My hon. Friend has a long track record of pursuing these important matters. We are raising this matter with the Government of Pakistan, and we will make sure he hears the outcome of those representations in due course.

Last week, the courageous Dunn family finally secured some justice for Harry, but the disrespect that they received from Ministers at the FCDO was a disgrace. Given the latest allegations that a bullying Tory Minister caused delays to Afghan evacuations, does the Foreign Secretary accept the need for an independent review of whether there has been a toxic culture at the FCDO that is undermining Britain on the global stage?

I completely reject the points the right hon. Gentleman has made. I pay tribute to my predecessor, the former Foreign Secretary, for the work that he did pursuing justice for the Dunn family, and I think it is completely inappropriate for the right hon. Gentleman to suggest anything otherwise.

T6.   The response of the Iranian regime to political process has been judicial murder. Two young men were reported to have been executed yesterday, and there is a list of 41 executions rumoured to be happening before the weekend. Will my right hon. Friend call in the Iranian ambassador and express our revulsion, and will he also introduce immediate sanctions against the Iranian regime? (902788)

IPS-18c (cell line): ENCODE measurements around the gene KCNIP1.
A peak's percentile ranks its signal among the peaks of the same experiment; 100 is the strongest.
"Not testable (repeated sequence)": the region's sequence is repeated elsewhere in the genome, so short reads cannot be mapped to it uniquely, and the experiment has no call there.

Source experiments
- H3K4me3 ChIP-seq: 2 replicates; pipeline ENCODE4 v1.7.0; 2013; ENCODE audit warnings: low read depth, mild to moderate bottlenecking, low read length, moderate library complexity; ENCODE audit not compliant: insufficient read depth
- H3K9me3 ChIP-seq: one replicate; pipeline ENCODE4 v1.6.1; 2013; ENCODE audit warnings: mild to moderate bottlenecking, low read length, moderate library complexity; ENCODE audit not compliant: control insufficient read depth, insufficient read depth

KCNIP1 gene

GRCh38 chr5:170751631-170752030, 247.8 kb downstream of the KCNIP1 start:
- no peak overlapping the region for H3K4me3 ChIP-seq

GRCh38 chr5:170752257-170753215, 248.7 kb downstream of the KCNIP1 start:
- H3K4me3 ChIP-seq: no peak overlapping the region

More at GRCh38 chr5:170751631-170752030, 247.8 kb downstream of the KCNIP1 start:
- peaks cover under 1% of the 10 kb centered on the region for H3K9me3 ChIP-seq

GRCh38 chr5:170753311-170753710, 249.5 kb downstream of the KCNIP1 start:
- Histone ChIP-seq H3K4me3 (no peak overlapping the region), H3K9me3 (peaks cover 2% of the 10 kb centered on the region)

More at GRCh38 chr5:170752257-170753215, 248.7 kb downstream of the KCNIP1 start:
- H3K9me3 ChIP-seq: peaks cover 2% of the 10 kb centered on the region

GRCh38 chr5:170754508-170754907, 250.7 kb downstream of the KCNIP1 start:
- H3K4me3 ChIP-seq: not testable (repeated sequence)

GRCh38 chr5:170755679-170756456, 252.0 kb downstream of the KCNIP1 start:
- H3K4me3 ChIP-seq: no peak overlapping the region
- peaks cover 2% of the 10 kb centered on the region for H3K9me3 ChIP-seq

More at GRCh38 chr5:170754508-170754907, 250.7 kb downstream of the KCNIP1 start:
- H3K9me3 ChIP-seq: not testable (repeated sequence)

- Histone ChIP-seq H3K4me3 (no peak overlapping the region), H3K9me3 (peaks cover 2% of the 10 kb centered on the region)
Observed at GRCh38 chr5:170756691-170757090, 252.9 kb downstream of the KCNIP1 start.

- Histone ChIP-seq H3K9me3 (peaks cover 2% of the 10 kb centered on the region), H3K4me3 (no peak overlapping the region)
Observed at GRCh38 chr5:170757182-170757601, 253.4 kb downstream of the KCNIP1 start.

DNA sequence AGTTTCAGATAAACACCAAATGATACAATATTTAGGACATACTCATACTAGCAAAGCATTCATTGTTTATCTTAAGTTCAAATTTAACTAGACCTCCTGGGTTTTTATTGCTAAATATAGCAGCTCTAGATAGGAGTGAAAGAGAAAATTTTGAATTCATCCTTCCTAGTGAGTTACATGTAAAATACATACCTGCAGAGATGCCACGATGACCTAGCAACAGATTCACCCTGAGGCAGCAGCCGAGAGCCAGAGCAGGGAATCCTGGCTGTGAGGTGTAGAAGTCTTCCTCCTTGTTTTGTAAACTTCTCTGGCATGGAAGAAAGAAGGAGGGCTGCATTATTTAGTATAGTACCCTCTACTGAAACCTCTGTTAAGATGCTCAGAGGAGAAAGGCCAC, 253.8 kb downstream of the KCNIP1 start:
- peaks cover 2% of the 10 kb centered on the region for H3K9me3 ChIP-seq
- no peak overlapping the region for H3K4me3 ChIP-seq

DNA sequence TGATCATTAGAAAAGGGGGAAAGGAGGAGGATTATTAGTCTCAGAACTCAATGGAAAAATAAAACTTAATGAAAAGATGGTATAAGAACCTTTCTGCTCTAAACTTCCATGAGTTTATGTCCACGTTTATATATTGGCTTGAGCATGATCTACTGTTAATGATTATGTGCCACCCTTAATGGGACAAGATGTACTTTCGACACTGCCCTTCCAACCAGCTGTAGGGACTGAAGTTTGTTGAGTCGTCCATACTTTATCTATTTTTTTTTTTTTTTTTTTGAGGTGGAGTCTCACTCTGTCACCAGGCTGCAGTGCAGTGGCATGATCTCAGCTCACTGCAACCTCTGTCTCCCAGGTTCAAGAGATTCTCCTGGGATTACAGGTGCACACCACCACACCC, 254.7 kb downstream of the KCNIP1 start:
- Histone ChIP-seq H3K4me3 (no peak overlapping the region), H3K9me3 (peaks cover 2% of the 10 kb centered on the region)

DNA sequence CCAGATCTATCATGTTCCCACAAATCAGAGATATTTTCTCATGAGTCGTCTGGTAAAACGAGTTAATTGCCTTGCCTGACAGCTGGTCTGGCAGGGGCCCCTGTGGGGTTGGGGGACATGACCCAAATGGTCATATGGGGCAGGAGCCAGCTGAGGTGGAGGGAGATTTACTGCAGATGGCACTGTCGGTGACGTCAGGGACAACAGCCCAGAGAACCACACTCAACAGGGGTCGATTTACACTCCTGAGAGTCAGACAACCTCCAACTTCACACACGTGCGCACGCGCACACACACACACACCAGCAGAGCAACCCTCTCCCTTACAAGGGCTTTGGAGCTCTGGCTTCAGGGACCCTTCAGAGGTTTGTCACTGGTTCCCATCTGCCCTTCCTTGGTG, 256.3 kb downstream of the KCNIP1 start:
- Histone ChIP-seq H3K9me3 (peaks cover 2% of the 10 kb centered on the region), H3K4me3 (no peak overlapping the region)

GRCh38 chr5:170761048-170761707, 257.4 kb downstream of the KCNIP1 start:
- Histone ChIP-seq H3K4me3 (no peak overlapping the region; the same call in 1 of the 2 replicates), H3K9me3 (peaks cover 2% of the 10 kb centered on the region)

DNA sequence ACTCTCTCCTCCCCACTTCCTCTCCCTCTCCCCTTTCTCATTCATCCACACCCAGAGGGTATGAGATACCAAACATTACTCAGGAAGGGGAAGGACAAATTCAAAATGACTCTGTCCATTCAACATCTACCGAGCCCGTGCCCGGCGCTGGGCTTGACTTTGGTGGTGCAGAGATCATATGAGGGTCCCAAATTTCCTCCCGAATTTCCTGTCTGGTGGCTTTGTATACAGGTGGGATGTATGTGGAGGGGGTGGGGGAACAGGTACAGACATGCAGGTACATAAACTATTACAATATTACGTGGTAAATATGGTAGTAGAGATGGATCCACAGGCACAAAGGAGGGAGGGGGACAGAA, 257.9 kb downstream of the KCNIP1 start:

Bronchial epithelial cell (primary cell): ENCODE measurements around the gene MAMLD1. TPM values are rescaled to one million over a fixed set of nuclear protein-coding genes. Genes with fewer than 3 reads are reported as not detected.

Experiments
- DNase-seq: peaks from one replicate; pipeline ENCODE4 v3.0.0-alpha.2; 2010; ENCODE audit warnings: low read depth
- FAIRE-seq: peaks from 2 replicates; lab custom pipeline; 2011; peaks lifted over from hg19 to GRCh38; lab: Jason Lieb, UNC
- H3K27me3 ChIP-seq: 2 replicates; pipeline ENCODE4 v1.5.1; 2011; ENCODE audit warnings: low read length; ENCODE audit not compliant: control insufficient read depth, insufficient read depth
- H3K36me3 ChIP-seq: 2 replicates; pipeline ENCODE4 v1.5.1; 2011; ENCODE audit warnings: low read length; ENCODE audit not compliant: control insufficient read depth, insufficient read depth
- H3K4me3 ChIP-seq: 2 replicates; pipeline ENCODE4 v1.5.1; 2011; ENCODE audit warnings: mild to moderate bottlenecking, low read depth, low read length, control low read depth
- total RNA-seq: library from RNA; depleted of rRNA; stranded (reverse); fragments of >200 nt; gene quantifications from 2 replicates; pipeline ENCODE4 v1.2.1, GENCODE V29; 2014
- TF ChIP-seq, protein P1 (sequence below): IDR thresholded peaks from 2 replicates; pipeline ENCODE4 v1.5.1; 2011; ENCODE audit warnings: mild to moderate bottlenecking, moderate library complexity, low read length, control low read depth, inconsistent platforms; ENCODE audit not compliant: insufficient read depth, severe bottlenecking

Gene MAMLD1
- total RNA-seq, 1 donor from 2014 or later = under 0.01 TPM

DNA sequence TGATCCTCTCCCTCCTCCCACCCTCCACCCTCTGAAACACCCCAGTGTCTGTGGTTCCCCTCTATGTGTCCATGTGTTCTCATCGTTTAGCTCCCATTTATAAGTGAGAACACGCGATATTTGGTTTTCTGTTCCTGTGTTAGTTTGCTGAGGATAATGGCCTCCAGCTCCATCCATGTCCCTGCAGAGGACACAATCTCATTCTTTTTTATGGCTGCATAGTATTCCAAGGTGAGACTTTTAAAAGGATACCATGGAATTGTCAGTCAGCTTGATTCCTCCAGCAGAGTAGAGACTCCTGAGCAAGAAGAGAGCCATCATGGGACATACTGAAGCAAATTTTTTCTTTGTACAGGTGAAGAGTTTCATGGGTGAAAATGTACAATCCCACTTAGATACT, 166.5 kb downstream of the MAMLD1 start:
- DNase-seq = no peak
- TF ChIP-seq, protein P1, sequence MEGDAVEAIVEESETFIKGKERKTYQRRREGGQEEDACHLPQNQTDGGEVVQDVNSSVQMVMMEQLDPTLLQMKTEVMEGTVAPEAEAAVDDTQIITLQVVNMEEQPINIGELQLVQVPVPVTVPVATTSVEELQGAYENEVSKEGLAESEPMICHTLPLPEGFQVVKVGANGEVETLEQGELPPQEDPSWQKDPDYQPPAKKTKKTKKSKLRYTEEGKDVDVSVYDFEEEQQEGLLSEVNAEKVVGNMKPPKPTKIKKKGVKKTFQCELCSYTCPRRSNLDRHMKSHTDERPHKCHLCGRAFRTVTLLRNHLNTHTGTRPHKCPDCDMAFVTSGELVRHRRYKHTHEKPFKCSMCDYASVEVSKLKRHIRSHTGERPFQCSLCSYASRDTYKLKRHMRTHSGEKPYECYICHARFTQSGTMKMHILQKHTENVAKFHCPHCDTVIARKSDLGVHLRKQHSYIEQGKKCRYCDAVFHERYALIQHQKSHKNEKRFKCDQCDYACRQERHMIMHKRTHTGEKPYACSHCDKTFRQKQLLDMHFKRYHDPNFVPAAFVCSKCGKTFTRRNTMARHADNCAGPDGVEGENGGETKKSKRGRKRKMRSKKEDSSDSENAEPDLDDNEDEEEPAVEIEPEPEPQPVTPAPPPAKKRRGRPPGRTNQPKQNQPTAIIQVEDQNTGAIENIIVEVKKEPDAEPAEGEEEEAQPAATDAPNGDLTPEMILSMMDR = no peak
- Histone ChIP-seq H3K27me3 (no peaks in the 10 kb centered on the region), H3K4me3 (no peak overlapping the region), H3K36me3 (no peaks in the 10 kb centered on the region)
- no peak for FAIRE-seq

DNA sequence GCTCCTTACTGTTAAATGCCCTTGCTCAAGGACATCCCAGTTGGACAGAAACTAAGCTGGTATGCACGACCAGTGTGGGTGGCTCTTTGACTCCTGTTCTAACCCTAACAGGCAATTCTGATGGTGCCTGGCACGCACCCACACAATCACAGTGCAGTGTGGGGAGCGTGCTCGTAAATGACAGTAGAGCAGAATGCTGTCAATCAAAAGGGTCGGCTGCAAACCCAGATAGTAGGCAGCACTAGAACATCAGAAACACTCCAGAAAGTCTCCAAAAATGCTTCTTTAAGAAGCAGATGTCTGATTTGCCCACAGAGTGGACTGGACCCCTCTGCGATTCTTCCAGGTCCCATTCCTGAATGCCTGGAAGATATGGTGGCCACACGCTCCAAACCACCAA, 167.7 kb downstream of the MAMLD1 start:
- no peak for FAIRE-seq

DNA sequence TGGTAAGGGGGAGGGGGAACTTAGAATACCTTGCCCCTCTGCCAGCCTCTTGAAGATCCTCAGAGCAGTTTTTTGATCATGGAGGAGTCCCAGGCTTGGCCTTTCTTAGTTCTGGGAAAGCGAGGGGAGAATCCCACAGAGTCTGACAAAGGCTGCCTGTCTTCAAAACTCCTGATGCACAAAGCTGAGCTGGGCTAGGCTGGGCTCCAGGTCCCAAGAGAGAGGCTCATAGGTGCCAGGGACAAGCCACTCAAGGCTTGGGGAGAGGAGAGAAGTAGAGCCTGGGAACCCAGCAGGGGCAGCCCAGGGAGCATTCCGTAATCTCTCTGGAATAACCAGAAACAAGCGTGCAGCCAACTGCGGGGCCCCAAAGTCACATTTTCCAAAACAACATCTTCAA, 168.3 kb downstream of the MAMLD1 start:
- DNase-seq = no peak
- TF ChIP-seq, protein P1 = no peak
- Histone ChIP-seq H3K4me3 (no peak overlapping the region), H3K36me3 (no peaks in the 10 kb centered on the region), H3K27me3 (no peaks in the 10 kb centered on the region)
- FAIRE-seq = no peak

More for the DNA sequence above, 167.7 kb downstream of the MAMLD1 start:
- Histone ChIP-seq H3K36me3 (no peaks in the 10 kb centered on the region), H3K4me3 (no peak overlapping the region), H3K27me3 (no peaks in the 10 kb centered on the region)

My hon. Friend makes an incredibly important point. We have summoned senior Iranian diplomats to make clear the UK’s position on the brutality they are meting out on their own people, we have sanctioned judges involved in the secret courts that have imposed the death sentence on Iranian protesters, and we will continue to push the Iranian regime to do better.